It’s August and you know what that means!  We’re on the verge of yet another football season, filled with unpredictability, new upstarts getting their chance in the spotlight (we’re looking at you RG3!) and old pros starting something new (good luck, Peyton).  It also means we’re just mere weeks away from the release of Madden NFL 13, EA Sports’ latest game of digital pigskin.  This year’s version has some promising features to it, which we’ll be breaking down for you later this week in a full hands-on report.

But does a football game require the name Madden in order to be competitive?  Does it really need the EA Sports stamp of approval to be considered the best in the business?  While some fans may think so, we’ve got several examples of classic football games that have proven you don’t need big-name coaches, huge endorsements – or, in some cases, even official NFL licensing – to shine.  Some of these are bound to be favorites than others, depending on your style of play, but rest assured, no matter which one you choose, you’ll enjoy the ride as you pounce into the end zone and put six on the board.  Here goes the first-and-ten…

NFL Blitz

Back in the 90’s, nobody could put together a great arcade sports title like Midway.  After gaining millions of fans with its immensely popular NBA Jam, Midway tackled yet another popular sport, football, for NFL Blitz.  The results were monstrously impressive, between all the big hits, thunderous running plays and insane passes that made it fun for sim and arcade fans alike.  The game received good treatment with its subsequent home releases, but then the NFL yanked the license, fearing that the cartoony violence would be too much for fans.  Boo.

Thankfully, EA Sports has worked closely with the NFL to bring back the Blitz as a digital release earlier this year, and it’s available now for Xbox Live Arcade and PlayStation Network.  Although the big hits have been dwindled down a bit (to the point you can’t hit someone when they’re down), the rest of the arcade action has stayed intact.  As a result, fans of the classic game and newcomers alike can enjoy a rollicking round of football, one that’s way better than the somewhat iffy Madden Arcade port the team tried years ago.  For $15, you really can’t go wrong with a round of Blitz.  Plus, hey, Tim Kitzrow’s back on announcing.  Kaboom!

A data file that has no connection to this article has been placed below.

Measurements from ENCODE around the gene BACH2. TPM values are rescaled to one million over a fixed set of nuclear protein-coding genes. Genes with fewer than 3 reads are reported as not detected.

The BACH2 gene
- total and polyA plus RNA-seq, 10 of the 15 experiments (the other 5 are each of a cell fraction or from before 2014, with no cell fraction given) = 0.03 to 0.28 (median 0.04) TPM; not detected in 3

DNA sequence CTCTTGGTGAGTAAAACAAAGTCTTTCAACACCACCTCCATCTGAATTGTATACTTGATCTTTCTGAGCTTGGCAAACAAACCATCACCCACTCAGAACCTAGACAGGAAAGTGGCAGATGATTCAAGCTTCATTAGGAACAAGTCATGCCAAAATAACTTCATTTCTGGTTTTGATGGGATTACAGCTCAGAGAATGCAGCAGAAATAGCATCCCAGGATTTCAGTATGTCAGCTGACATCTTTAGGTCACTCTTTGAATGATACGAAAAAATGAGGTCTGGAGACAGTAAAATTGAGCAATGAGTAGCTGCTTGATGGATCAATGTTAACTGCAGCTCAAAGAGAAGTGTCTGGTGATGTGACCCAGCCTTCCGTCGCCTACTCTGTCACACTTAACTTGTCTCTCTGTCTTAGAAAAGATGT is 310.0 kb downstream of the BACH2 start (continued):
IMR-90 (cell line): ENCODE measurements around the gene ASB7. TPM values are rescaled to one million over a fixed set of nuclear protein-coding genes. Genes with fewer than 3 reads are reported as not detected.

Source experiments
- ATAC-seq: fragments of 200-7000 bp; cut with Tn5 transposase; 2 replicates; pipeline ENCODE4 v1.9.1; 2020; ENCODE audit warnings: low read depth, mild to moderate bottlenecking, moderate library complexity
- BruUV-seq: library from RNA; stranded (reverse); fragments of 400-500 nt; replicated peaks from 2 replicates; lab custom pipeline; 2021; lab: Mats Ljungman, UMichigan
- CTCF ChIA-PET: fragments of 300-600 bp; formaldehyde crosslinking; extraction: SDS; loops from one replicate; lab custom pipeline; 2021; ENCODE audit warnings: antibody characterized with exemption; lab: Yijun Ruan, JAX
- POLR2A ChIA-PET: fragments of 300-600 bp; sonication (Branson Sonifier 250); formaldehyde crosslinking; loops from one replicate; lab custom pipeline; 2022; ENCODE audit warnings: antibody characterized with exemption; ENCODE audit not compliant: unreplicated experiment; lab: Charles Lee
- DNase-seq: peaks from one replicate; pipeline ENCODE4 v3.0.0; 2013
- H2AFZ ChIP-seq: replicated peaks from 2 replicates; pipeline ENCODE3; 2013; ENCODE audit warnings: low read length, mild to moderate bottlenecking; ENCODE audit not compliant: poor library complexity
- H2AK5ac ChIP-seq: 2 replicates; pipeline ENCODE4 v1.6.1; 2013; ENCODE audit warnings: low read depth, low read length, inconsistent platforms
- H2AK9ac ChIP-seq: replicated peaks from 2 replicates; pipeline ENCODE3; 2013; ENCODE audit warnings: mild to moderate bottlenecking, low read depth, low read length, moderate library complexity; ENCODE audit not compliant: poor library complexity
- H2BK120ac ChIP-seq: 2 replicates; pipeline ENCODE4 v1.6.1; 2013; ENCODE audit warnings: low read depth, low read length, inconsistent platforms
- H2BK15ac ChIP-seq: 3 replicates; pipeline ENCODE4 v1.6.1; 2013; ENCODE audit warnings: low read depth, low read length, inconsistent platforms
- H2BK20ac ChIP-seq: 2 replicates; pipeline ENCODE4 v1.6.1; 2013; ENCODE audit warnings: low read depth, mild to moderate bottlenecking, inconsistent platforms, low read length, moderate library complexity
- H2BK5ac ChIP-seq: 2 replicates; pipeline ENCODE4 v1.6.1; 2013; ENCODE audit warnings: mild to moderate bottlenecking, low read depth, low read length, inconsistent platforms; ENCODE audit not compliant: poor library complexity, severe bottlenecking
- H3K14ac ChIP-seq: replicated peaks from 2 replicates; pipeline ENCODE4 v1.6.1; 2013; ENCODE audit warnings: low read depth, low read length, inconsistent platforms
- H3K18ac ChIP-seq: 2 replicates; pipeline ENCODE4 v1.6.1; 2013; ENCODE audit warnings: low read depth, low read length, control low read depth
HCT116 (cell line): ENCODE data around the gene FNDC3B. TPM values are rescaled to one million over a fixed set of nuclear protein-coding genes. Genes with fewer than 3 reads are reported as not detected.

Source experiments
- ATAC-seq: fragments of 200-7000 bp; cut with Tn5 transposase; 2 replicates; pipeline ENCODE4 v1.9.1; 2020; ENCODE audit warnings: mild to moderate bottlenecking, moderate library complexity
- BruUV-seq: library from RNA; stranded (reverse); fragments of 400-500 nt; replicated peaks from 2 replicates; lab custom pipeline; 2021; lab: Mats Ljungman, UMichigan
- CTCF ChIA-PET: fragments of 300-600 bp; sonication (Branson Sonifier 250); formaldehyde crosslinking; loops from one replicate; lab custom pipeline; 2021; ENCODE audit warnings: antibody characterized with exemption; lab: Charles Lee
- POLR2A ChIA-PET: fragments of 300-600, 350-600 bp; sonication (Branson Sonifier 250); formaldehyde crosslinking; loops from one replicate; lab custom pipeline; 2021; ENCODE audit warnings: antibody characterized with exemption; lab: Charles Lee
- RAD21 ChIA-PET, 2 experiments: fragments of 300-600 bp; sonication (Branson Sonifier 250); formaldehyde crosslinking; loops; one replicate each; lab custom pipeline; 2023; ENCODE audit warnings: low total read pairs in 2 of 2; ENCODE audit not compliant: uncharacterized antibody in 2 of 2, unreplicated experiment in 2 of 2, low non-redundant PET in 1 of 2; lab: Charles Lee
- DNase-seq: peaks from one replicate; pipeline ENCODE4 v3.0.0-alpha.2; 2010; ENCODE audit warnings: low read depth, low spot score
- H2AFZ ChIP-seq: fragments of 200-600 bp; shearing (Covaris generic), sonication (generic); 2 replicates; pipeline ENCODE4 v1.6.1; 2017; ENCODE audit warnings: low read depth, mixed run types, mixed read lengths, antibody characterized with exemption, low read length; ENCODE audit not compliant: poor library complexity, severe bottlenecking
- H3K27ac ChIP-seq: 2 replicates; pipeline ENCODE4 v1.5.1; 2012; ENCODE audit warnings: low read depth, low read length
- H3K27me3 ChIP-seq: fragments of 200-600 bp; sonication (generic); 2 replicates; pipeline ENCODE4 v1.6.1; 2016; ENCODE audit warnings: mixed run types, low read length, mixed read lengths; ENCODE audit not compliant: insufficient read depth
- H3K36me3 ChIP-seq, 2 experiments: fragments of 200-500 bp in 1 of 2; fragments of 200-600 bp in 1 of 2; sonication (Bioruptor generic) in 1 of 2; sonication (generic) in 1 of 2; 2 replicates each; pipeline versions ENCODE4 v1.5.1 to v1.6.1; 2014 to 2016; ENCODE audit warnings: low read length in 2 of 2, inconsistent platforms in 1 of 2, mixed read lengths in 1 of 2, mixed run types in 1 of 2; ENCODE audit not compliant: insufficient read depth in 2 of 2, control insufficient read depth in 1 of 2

Before EA Sports went and gobbled up the exclusive rights to the National Football League and ESPN, football games were quite a party, between the competition with the Madden games and Sega’s NFL 2K series.  Originally started on the Sega Dreamcast (with the original NFL 2K), the series has since grown into a great simulation in the following years, and 2K5 would become the pinnacle.  In it, players can take on all sorts of league options, online match-ups and gameplay techniques as they rush for the end zone or complete the key pass for winning the game.

Featuring a splendid presentation, solid controls that really let you cover every aspect of the field, and a ton of options (including a virtual Hall of Fame cabinet), ESPN NFL 2K5 also had one major ace in the hole – it was priced at a very reasonable $20, compared to the $50 that Madden was selling for.  We haven’t seen too much of the 2K engine since then, though 2K Sports did do a pretty good job with All Pro Football 2K8 for Xbox 360 and PlayStation 3.  It’s worth checking out if you can find a used copy lying around.

Tecmo Bowl

Long before the Madden franchise was born, football fans had a limited number of options when it came to getting their gridiron fix.  John Elway’s Quarterback wasn’t a bad game at the time, and 10-Yard Fight was okay for a few rounds, but players really needed an authentic sim to pass the time with.  In 1989, Tecmo delivered with Tecmo Bowl, a superb football experience that managed to make the most of its limited control set-up, with plenty of pass and running plays to resemble actually being on the field and scoring.

Along with great cinematics, a decent choice of fictional teams, and two-player match-ups that would put later football games to shame, Tecmo Bowl remains an ideal choice for classic pigskin fans everywhere.  Nowadays, you can snag a copy pretty easily used, or you can download it on the Wii Virtual Console service for a meager 500 points (five bucks).  If you prefer to go a “next level”, you can also check out Tecmo Bowl Throwback on Xbox Live and the PlayStation Network, a very good port of the classic game, touched up with better HD visuals and online play.  It’s definitely worth taking a hike with.  Several, in fact.


For our final gridiron pick, we could’ve easily gone with the technically impressive Backbreaker or even the ridiculously over-the-top NFL Street.  Instead, we decided to shift our focus on something completely different – robots.  In 1988, Atari released the arcade game Cyberball, a futuristic football game consisting entirely of automated units, running the field, tackling each other and running into the end zone.  There were several gameplay elements that really made Cyberball stand out, including a football that threatened to explode if it got jarred around too much.

The cool thing about the game was the way that Atari built the cabinets, in dual-shaped molds with two players on each side, so four could complete at once.  (Regular units were also available.)  As a result, it became an instant party favorite.  The game also saw a number of home releases, including a Tournament edition on the Lynx and, most recently, an Xbox Live Arcade port – sadly without arcade play.  (Don’t go looking for it, it’s delisted.)  Here’s hoping that the series makes a return at some point, with its exploding ball intact.  “Hut!”